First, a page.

As healthcare professionals, it seems we can’t escape the buzz and hype of artificial intelligence (AI) today. However, unlike other industries, healthcare’s adoption of AI is still in its infancy, in part, due to many providers still updating their tools and processes for the digital age. According to an Accenture analysis, growth in the AI health market is expected to reach $6.6 billion by 2021 and key clinical health AI applications can potentially create $150 billion in annual savings for the US healthcare economy by 2026.
AI provides industry players with a unique opportunity to not only offer tools and insights that can vastly improve patient care, but that also improve their bottom line. However, despite all the benefits and advantages of AI that we hear about, some remain skeptical and hesitant to jump on board, and quite frankly, are concerned about the challenges of AI in healthcare and just how much it will impact the industry.
Addressing and Overcoming AI Concerns
One concern among some healthcare providers and professionals is related to AI’s data collection and accuracy, as we are keenly aware that AI is only as good as the data it collects. Not to mention, AI must be implemented correctly, in order to reach its full potential. The concern here is that since AI is built on deep learning, a technique in which computers learn through example and work to better understand and process complex forms of data, there is no real way to determine its inner workings – so providers have to rely on trust. Some providers on the other side of the fence, however, argue that AI is actually much faster and more accurate than humans.
Other AI fears are related to providers losing their jobs, especially radiologists. However, radiologists actually have more job duties and responsibilities than what they are utilizing AI for, and many argue that AI solutions are simply just a supplement to their workflow. Embracing the technology which supports a patient’s outcome is the benefit.
AI’s Aim to Improve Patients Lives
In the medical field, AI has the potential to diagnose diseases and illnesses through deep learning. According to Breastcancer.org, about one in eight U.S. women will develop invasive breast cancer during her lifetime; however, two-thirds of women have the potential to be saved through early detection and progressive treatments. In response, many medical facilities are turning to Digital Breast Tomosynthesis (DBT) technology solutions as their preferred method for screening and diagnostic mammography in order to do just that – detect and diagnose women with early-stage breast cancer.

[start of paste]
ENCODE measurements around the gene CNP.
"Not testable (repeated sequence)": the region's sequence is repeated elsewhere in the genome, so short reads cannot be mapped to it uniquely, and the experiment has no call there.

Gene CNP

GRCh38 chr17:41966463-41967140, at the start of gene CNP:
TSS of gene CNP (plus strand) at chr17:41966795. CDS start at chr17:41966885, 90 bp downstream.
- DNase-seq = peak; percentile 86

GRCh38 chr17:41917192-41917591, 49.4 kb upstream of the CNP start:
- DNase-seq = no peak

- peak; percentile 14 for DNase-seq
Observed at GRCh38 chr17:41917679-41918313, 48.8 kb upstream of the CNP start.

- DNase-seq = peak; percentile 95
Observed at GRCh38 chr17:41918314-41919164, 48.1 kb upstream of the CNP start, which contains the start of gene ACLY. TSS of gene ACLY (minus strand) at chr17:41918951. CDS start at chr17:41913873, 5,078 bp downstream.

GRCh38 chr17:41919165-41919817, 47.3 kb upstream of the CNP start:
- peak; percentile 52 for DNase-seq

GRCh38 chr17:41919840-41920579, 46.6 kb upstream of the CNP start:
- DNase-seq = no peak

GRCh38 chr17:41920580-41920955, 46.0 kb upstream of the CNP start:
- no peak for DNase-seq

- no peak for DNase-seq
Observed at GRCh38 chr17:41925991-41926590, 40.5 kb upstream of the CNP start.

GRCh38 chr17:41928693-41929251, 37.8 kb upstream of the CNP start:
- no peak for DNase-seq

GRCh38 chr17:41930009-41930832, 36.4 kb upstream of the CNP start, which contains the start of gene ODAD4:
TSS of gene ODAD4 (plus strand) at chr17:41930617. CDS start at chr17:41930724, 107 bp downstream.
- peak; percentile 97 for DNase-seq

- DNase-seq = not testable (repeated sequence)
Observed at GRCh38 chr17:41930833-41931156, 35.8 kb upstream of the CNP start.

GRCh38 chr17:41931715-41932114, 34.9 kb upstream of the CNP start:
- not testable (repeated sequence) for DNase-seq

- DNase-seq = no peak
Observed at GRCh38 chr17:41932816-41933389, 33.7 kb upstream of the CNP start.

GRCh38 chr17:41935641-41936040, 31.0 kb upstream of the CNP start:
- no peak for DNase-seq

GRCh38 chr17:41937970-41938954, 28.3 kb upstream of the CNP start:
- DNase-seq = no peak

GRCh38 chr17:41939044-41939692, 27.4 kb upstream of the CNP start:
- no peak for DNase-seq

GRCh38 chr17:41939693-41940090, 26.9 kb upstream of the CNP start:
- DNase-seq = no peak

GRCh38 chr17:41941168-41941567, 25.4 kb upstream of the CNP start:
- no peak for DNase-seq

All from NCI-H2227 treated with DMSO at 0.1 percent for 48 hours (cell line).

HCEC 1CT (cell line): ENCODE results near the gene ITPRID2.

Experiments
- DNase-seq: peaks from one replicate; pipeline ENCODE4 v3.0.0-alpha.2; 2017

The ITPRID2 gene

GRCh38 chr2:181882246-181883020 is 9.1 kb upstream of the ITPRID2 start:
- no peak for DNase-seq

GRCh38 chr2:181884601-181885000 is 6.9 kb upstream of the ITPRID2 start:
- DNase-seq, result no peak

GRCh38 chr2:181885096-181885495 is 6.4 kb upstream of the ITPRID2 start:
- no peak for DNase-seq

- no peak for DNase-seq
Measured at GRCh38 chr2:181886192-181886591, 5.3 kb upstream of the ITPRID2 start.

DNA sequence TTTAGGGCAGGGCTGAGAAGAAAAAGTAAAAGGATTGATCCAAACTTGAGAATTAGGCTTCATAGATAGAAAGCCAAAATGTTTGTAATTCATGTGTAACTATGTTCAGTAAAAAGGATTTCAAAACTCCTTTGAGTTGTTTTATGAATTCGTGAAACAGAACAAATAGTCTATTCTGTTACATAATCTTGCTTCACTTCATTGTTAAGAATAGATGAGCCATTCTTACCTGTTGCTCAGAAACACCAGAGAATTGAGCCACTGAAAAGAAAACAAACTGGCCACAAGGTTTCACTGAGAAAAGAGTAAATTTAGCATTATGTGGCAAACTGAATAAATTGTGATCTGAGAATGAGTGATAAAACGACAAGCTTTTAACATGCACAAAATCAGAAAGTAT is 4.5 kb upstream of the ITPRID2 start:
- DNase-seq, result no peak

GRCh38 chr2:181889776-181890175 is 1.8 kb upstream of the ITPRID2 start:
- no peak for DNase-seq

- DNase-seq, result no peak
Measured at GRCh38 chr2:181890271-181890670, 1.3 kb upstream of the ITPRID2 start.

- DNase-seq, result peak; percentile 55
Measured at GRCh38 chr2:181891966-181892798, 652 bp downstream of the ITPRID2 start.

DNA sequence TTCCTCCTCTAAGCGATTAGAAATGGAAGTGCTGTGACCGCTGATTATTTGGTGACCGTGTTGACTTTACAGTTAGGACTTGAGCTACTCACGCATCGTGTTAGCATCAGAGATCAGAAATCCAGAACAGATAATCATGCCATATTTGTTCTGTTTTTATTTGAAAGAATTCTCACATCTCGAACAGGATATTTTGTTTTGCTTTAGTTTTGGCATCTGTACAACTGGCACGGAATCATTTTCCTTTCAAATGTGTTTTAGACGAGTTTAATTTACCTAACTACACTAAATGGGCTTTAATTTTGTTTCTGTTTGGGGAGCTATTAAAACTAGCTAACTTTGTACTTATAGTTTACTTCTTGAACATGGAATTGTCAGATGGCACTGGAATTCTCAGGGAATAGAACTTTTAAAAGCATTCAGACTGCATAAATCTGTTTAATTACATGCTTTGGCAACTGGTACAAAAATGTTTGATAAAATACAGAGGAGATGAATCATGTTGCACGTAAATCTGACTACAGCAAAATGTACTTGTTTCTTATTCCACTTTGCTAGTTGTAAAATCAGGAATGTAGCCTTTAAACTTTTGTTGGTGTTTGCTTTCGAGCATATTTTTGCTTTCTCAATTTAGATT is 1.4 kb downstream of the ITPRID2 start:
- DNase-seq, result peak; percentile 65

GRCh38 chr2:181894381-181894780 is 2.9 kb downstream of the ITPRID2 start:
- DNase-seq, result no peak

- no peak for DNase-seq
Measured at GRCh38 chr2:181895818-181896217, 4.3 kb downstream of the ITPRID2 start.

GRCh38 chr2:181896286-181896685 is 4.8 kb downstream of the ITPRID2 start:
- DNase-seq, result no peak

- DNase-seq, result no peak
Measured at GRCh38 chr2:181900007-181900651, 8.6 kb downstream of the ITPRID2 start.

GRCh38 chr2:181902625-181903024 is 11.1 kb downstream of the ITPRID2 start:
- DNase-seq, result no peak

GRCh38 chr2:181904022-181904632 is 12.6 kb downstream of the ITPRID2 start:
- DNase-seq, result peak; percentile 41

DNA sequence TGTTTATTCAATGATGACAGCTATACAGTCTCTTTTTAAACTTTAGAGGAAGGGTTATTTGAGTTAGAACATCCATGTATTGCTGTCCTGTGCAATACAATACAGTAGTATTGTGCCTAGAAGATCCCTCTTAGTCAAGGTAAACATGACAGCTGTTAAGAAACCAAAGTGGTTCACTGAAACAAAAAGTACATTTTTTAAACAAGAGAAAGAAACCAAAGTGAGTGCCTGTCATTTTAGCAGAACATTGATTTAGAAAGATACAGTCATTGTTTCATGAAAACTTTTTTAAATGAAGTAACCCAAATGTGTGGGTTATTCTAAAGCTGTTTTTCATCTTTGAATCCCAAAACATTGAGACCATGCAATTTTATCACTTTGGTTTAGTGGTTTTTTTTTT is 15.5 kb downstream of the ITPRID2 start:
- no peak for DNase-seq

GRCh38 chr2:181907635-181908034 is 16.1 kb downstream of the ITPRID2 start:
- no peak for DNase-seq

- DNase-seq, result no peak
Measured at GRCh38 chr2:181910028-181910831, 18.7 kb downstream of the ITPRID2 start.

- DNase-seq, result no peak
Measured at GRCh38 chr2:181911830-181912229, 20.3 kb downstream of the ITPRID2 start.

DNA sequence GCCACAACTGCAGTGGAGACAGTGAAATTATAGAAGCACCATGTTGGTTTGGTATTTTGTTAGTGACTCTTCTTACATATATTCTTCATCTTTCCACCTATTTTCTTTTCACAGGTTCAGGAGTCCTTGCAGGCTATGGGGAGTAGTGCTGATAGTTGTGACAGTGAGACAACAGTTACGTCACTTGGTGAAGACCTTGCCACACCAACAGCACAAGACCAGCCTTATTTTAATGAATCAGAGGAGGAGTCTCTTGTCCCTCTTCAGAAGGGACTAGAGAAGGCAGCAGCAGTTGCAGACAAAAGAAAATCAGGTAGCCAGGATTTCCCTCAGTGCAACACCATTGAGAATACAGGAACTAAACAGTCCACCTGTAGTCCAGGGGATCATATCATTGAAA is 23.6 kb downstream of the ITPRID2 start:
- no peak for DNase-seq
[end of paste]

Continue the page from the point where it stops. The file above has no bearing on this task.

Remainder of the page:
While there are many advantages to utilizing DBT, there are also some considerable challenges for radiologists. For example, detection of breast cancer using DBT involves interpretation of massive data sets, which can be time consuming and daunting for radiologists. A typical 2D digital mammography exam (once considered the gold standard for detection of breast cancer) produces four images, while a 3D mammogram – or DBT – can produce hundreds of images. While DBT provides greater clarity and detail and can improve breast cancer detection, radiologists are finding that they must spend significantly more time reviewing and interpreting each exam. However, with innovative technologies available today, radiologists can leverage these AI and deep learning tools to help reduce their DBT interpretation time and improve reading workflow, as these solutions automatically highlight areas that might be concerning. These capabilities are imperative as we continue to learn more about the increase in radiologist burnout.
While there is much more to be understood about AI in healthcare and medical imaging, one thing is for sure – AI is no doubt fundamentally changing the way radiologists and other healthcare providers do their jobs. To overcome the fears and concerns associated with AI, it’s imperative providers work to implement these new, innovative technologies effectively by first carefully considering and researching the right solution. Then, providers should invest time considering and understanding how their system is capturing and collecting data in order to analyze it and check for errors. As the healthcare industry as a whole continues to turn to a value-based care model, it’s easy to believe that providers who utilize and fully understand the unique capabilities of AI solutions will perform above the rest.
Jeffrey Hoffmeister is the VP, medical director at iCAD, Jeffrey has participated in developing mammographic AI solutions for 25 years. He has provided clinical insight to engineering and marketing teams, and managed the design and implementation of clinical studies for FDA approval of mammographic AI products, from iCAD’s first mammography CAD product, SecondLook, in 2002 to iCAD’s most recent digital breast tomosynthesis AI solution, PowerLook Tomo Detection.